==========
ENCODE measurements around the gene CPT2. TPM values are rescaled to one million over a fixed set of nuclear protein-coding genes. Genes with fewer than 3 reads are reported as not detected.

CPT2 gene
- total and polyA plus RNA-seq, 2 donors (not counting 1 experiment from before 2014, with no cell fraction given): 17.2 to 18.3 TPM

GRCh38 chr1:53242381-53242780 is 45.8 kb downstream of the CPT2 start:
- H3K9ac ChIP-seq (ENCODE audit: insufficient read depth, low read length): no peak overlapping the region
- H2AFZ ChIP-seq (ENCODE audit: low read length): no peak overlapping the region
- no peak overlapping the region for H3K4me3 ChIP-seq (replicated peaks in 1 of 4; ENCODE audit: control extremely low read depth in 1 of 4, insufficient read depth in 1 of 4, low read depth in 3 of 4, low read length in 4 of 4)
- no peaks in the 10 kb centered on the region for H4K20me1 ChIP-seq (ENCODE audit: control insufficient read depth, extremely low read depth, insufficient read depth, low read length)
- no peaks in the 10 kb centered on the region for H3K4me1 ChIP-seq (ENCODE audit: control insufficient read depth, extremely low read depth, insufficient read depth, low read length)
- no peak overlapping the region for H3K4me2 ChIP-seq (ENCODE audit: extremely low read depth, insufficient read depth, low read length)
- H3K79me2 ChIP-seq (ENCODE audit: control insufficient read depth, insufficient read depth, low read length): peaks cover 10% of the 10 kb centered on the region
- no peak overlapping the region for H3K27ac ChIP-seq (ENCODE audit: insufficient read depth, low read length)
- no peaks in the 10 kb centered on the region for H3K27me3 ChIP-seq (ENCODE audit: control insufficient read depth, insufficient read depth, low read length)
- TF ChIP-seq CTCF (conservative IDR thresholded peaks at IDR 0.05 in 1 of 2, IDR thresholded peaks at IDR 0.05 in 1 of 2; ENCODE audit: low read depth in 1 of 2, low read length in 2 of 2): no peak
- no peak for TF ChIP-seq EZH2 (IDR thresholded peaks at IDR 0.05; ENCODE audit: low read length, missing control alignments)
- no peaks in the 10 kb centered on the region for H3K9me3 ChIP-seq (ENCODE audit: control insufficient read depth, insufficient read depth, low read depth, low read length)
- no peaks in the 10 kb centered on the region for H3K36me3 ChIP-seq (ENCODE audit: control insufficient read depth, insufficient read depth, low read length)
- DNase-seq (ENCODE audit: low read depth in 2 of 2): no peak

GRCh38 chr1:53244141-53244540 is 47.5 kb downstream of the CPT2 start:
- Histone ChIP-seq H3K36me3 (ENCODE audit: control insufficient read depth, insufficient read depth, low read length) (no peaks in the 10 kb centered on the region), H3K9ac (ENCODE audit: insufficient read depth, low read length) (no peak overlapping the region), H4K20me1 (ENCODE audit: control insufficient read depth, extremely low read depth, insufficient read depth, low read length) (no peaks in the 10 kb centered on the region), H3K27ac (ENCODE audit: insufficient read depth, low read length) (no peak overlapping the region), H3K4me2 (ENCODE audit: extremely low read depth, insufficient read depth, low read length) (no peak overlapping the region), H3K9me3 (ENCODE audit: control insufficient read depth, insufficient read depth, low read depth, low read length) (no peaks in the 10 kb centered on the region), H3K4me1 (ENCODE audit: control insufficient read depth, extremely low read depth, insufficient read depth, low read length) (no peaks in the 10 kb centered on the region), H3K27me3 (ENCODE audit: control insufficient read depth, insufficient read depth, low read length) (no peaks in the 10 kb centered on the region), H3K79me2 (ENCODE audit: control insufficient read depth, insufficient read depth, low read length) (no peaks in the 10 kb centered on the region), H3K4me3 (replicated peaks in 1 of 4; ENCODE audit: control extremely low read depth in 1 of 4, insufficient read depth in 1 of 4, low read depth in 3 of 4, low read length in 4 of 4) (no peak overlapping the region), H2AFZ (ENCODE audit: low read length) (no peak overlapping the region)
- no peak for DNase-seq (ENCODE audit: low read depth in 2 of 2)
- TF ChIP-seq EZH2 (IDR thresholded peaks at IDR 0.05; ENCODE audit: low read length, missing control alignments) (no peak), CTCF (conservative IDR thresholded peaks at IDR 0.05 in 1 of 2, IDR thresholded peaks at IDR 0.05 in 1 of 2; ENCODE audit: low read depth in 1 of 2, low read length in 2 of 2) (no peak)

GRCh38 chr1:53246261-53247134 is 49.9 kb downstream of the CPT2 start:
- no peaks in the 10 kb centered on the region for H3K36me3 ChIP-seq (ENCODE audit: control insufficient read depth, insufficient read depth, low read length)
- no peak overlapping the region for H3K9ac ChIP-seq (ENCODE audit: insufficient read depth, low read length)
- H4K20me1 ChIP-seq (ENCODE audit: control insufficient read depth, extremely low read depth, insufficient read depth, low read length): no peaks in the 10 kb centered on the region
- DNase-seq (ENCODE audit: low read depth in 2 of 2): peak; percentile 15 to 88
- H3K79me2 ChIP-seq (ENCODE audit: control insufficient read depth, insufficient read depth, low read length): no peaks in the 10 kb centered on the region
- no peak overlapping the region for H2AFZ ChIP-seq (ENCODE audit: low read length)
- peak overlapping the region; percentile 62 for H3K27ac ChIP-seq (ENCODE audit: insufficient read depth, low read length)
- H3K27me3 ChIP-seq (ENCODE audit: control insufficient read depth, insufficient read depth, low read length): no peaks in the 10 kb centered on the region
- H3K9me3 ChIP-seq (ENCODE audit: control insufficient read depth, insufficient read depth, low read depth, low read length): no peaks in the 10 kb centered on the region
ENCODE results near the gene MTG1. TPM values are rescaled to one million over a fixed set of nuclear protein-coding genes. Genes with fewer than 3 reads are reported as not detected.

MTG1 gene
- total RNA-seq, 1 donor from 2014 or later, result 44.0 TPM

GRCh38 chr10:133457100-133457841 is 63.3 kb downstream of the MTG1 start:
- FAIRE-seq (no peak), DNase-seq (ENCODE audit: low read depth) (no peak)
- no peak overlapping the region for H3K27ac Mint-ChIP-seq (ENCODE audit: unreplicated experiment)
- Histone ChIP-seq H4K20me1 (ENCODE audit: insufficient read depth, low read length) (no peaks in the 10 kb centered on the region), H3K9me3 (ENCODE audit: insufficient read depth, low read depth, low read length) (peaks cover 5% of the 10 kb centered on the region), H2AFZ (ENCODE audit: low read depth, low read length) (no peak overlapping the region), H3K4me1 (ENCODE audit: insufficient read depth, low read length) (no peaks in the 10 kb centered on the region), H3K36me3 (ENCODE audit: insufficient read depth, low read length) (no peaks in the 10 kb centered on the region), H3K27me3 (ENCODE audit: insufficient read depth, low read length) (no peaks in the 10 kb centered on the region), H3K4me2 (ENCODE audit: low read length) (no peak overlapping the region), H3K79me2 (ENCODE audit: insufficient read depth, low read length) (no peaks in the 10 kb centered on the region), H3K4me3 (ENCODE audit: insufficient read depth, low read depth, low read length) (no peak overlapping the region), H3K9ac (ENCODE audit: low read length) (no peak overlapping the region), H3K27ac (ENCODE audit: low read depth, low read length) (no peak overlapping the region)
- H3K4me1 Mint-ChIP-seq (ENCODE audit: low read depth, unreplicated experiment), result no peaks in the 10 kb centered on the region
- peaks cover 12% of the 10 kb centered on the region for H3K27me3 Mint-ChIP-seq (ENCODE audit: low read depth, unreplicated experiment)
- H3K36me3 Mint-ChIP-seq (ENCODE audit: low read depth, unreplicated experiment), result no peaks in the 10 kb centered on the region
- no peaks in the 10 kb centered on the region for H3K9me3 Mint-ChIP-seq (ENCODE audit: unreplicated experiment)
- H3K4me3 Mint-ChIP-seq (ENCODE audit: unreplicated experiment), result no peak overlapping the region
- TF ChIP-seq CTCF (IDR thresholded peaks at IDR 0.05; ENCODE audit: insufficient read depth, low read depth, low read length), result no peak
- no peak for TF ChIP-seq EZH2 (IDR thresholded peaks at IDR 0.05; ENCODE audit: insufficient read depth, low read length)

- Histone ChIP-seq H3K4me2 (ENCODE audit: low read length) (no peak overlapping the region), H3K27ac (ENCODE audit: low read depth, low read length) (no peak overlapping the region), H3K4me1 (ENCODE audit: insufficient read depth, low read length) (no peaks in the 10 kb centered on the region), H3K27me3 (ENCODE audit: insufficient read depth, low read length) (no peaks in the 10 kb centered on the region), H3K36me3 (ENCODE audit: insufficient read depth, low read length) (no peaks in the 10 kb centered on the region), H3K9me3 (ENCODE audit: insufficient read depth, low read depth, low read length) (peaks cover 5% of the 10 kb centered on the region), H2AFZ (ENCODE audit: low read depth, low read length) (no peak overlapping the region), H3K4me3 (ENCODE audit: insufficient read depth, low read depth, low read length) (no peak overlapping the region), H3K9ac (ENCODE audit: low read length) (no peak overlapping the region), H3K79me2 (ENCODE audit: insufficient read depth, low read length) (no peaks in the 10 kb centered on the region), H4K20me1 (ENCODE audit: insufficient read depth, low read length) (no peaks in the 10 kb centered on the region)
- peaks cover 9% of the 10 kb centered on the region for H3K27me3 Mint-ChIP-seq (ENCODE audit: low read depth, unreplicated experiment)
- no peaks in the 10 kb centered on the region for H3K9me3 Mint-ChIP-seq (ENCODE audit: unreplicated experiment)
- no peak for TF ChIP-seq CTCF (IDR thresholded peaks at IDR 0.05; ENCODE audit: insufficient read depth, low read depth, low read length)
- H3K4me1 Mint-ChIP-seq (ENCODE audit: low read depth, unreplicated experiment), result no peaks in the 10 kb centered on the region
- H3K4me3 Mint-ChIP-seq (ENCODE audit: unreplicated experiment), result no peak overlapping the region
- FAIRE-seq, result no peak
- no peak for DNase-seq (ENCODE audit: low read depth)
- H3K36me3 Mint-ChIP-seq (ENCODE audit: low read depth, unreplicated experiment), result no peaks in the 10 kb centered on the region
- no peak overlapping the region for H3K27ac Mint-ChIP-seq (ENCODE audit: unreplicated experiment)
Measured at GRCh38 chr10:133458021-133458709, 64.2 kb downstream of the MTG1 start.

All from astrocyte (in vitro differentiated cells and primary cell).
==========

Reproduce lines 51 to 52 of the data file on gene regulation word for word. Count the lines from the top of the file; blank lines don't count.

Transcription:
- H3K4me1 Mint-ChIP-seq (ENCODE audit: low read depth, unreplicated experiment), result no peaks in the 10 kb centered on the region
- H3K4me3 Mint-ChIP-seq (ENCODE audit: unreplicated experiment), result no peak overlapping the region